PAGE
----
A couple of schoolboys stop and one says ‘How long have you been playing the guitar for?’ After all the socialising, I’m more relaxed than usual, so I decide to introduce an element of humour. I look at my watch and say ‘Oh, about 45 minutes’. ‘No, when did you start? How many years ago?’ So I tell them it’s been so long, I can’t even remember – about 35, I think. The kid then starts talking about blues and BB King, which leads me onto my story about how I was lucky enough to see him in early 1983, somewhere in Canada, the same time I was on that bloody freezing cold tour. In fact, I think it was in Lethbridge, out west in Alberta, on a day off – probably a Sunday. The kid says ‘I think he’s got dementia now’. I didn’t know that but I said I wasn’t surprised – he must be about 90, or pretty close.

The kid then gets his phone out and gets a BB King song up – Everyday I Have The Blues. I say that was one of his famous ones and then I did a BB King-ish thing on the guitar. Anyway, I said he was listening to ‘the right stuff’ and then told him about Chet Atkins, who he’d never heard of…which lead me into demonstrating the fingerstyle technique, with the bass and melody and all that. Hopefully he’ll check it out. Who knows – it might blow his mind! I reckon after you’ve heard that stuff, there’s no going back.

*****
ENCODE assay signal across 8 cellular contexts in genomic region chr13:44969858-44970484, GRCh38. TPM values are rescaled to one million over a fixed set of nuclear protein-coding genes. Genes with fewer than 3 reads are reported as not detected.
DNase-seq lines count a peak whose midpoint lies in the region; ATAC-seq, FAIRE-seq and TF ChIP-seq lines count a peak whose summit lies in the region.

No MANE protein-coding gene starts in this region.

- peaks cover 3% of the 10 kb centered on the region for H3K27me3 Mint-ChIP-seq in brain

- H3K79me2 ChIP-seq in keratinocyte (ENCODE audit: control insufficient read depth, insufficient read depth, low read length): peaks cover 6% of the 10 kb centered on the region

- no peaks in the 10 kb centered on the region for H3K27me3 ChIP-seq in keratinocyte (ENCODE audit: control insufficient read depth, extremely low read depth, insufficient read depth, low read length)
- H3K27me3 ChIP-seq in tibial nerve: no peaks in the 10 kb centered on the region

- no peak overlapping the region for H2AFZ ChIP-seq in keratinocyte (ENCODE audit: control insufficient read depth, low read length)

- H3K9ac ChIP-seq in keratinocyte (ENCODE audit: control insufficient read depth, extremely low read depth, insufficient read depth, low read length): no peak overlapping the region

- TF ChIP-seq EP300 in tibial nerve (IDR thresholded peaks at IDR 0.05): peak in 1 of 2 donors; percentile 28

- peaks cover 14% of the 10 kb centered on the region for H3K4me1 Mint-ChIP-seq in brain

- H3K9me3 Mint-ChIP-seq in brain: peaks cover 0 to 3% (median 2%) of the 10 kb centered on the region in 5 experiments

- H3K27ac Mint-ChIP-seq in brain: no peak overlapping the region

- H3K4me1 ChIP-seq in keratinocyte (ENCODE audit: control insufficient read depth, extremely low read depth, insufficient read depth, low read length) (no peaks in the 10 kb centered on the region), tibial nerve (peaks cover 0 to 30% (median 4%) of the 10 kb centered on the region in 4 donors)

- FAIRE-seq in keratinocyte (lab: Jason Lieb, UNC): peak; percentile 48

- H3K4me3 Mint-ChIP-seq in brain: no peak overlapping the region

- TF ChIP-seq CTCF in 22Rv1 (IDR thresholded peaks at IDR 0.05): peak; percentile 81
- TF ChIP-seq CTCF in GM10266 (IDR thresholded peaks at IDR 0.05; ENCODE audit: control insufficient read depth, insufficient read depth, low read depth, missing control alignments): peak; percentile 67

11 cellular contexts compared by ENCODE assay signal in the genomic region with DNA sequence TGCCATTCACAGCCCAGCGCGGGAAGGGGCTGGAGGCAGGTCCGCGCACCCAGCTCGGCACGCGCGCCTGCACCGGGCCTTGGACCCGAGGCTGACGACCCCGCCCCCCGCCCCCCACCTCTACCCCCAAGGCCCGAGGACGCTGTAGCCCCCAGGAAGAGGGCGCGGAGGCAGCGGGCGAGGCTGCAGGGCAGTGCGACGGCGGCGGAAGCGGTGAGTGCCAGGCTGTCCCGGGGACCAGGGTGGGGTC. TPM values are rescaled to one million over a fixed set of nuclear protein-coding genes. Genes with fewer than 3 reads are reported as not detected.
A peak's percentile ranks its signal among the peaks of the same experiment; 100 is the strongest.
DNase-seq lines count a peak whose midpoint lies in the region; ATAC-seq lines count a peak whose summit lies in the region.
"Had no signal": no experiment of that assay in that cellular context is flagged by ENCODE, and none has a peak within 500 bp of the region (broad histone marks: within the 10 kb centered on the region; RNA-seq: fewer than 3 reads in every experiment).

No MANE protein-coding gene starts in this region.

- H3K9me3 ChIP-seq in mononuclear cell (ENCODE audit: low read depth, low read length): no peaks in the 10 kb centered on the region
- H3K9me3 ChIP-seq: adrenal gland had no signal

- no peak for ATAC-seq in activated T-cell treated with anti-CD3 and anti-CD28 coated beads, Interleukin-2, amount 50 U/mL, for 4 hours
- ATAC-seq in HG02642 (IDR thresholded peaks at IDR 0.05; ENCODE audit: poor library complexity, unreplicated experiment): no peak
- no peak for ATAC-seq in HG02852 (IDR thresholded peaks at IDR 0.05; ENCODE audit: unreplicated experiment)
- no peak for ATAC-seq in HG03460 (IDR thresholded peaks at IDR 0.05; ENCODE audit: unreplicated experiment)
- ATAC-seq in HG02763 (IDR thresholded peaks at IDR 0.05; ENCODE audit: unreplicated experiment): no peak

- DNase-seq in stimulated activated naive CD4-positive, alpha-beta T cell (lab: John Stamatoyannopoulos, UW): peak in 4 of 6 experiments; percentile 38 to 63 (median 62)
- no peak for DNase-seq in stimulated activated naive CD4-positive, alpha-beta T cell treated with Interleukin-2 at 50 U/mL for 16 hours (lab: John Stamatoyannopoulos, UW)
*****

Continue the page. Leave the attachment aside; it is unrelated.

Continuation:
One thing I was curious about: The mobile stall pedlars all move their stalls a few feet, every so often – something that struck me as pretty pointless, so I shouted over to the blonde lady – ‘Do you have to move your place every few minutes? Is it some sort of law?’ She shouted back – ‘Yeah!’ I thought so. It probably goes back 500 years. One of those stupid rules, maybe something to do with loitering, like this rule here, that everyone ignores, about having to move 20 feet away after half an hour. But the mobile vendors usually move only one or two feet away. It really IS pointless! In fact, sometimes all they do is turn them around 45 degrees! I think it’s quite funny.

…the Dancing Lady comes back to amuse everyone again… Someone I don’t see is the buck-toothed woman who has contributed every other time I’ve been here.

Just before the end of this marathon session without a break – over 2 1/2 hours!, I’m doing La Vie En Rose again, and a rather old Drongo (early 60s) shouts something as he’s walking past the clock tower towards the road that goes to the station. Just then, two young guys coming from that way contribute – ‘He’s just a wanker’, one says, so I ask what the guy said. ‘Something like “The best part of that was stopping”‘ the young guy says. So there you go – obviously not a fan of fingerstyle playing. Maybe he’d had enough after 2 hours and 40 minutes. I know I had!

Earnings: £58.31p minus £23.45p train fare = £34.86p profit (Including 2 CDs)